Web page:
Behind the tranquil appearance of our home county lies a history of dissent, resistance and conflict. One man’s name in particular symbolises this – John Hampden (1594–1643).
The eldest son of William Hampden, owner of nearby Hampden House and a large estate, John became an MP for Wendover and then for Buckinghamshire in the ‘Long Parliament’ from 1640 until his death.
A cousin of Oliver Cromwell, his influence and fame derived from his opposition to ‘ship money’ – a tax which the Crown had levied since medieval times, which required those being taxed to supply a certain number of warships or to pay the ships’ equivalent in money.
Hampden and others refused Charles I’s demands for ‘ship money’, one of the points of tension between monarch and Parliament in the run-up to the English Civil War (1642–49). The attempted arrest of Hampden and five other MPs turned the political conflict into a military conflict. Hampden sustained a mortal injury in June 1643, dying in Thame where he had once been a schoolboy.
You’ll find several reminders of Hampden (as well as a hint of horror) on this lovely walk between Prestwood and Great Hampden. The route is generally level, through fields, woods and along lanes with just a couple of slopes.
1. Starting from the car park in the centre of Prestwood, turn left along the High Street, then continue down Honor End Lane, passing the Chequers Tree pub on your right. Formerly called The Chequers, with a sign depicting the Prime Minister’s country residence a few miles away, its new name is a reference to the wild service tree that grows locally.
2. Shortly after passing Sheepwash Pond, a site maintained by local group Prestwood Nature, turn right down Greenlands Lane. Passing the entrance to an allotment site and local community orchard on your right, continue down the road as it narrows.
3. After passing a house on the left, turn left down the footpath into the woods. Follow this path for a while and, when you reach a waymark post, take the footpath on the right. This path takes you through Pepperboxes Wood, a planted ancient woodland maintained by the Woodland Trust.
4. Walking down the path you will see mature beech trees mixed with younger oak, birch, rowan, holly and hazel, with some larch and spruce – the remains of a 1970s conifer plantation. As you reach the end of the wood, turn right, continuing through woodland with a field boundary to your right, and then across a field.
5. At the far side of the field, emerge on to the road next to a small hedged enclosure containing the Hampden Monument. This monument was erected by Lord Nugent in the 19th century to commemorate Hampden’s refusal to pay the ship money. The inscription reads: ‘For these lands in Stoke Mandeville, John Hampden was assessed in twenty shillings Ship Money levied by command of the King without authority of law’.
6. From the monument, turn left and walk a short distance up the lane before turning right along the public footpath at the farm on your right. The path takes you across a couple of stiles and through fields with a fine view across the valley towards Little Hampden and then through a wood. Emerging onto the road, follow it round to the left, then straight across the junction, until you reach the driveway to Hampden House.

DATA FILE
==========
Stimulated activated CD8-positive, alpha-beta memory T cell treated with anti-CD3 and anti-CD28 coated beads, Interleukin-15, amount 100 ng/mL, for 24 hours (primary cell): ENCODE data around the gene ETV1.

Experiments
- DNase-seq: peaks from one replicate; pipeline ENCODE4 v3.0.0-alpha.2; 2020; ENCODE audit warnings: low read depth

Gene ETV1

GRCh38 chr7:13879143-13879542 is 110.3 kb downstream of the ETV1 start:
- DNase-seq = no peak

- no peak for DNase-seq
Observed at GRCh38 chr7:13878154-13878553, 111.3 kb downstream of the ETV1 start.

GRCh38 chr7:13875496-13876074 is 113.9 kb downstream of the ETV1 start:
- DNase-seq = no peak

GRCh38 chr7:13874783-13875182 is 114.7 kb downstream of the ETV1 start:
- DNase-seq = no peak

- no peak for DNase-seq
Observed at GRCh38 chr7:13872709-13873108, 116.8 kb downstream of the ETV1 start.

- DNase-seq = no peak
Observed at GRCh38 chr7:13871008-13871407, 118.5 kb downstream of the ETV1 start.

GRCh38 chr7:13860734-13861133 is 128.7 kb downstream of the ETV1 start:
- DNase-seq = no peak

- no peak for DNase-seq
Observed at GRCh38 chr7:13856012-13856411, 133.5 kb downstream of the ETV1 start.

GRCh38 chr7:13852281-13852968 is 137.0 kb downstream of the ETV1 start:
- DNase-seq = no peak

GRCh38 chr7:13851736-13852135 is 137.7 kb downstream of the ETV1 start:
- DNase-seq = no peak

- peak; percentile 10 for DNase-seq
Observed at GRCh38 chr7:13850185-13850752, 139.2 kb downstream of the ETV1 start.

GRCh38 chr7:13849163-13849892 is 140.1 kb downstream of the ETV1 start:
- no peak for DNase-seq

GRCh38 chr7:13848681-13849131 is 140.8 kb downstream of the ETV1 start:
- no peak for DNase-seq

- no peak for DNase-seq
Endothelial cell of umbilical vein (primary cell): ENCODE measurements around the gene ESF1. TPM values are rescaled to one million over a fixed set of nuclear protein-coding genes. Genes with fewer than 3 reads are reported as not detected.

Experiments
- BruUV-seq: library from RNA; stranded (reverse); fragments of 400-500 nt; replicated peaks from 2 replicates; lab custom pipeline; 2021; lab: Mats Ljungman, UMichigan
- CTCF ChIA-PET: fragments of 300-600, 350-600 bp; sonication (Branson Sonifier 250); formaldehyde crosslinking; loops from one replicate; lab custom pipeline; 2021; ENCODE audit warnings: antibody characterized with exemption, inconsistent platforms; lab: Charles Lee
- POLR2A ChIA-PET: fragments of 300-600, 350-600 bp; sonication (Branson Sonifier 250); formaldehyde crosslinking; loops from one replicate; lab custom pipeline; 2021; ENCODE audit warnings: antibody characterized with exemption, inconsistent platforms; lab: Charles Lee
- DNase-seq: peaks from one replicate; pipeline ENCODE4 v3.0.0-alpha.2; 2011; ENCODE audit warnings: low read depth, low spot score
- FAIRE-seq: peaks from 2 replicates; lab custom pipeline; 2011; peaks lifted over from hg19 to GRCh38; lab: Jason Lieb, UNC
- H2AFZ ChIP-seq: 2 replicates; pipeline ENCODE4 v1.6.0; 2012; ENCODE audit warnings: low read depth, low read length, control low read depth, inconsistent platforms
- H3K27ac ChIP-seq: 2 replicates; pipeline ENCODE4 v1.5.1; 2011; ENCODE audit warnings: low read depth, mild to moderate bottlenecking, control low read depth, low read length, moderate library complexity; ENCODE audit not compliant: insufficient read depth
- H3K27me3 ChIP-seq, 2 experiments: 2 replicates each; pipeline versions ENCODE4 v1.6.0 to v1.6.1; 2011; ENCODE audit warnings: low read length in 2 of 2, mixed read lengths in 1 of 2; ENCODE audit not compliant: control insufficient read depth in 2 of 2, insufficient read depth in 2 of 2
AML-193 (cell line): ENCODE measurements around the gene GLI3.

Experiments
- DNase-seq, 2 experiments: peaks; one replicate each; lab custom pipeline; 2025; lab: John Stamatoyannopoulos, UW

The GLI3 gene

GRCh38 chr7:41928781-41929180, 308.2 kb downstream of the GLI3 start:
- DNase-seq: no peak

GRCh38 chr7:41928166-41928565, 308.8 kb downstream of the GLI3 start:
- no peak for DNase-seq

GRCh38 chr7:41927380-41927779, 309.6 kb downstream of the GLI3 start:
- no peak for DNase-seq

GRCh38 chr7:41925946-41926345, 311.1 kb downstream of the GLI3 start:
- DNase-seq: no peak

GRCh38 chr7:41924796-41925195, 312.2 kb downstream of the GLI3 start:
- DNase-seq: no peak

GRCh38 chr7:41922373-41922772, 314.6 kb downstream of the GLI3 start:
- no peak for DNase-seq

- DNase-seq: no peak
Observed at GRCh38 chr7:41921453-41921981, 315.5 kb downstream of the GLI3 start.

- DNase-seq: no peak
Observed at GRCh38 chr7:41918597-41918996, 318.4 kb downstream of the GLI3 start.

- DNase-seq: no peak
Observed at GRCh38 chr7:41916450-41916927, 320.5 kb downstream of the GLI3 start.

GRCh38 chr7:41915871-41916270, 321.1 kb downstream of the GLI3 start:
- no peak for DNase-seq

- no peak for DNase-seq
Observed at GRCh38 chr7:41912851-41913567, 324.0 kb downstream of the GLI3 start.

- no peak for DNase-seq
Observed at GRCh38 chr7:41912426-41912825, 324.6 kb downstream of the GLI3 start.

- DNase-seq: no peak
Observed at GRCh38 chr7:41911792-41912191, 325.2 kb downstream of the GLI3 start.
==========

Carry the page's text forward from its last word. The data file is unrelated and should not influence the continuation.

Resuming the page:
7. Follow the public footpath along the driveway until you reach the church. Across the drive you can just glimpse the ‘Strawberry Hill’ Gothic frontage of the house itself, home of the Hampden family from the 14th to the 18th centuries.
The original 14th-century manor house has been much altered and augmented over the centuries. The Gothic façade, added in the 18th century, made it an ideal location for Hammer Films, who bought the house in 1978 and used it for filming the Hammer House of Horror TV series.
To your left is the medieval church of St Mary Magdalene. The chancel, rebuilt in the 15th century, contains many Hampden family monuments, but the location of John Hampden’s grave is uncertain.
It’s said that, as his body was brought back to Great Hampden, a wake was held for him at the nearby Plough at Cadsden. When he was Prime Minister, David Cameron took the Chinese President to the Plough for fish and chips; on another occasion, Cameron left his daughter there by accident.
8. From the rear of the churchyard, take the path across the fields to the village of Great Hampden, crossing the road near the Hampden Arms pub and continue through the village, passing Hampden Common on your right. When the road turns to the right through Chalkdell Wood, continue up the lane to the left until you reach a thatched cottage with a fox on the roof.
9. Turn left down the track towards the Old Rectory and follow the bridleway down to the road. Turn left down the road and take the second footpath on the right along the edge of the wood and follow the path back to the junction with Honor End Lane. From here, either turn right up the lane to return direct to the village or take the footpath across the fields and back through the woods to Greenlands Lane.
10. If you return to the car park in the High Street, you’ll pass the John Hampden surgery, but Hampden’s fame is national and international, too. You can find his name on a statue in Aylesbury and another at the entrance to the Central Lobby in the Palace of Westminster. Various British institutions, including Hampden Park (where the Scottish football team plays) and half a dozen US towns, also bear his name. Almost 400 years after his death, John Hampden remains a hero.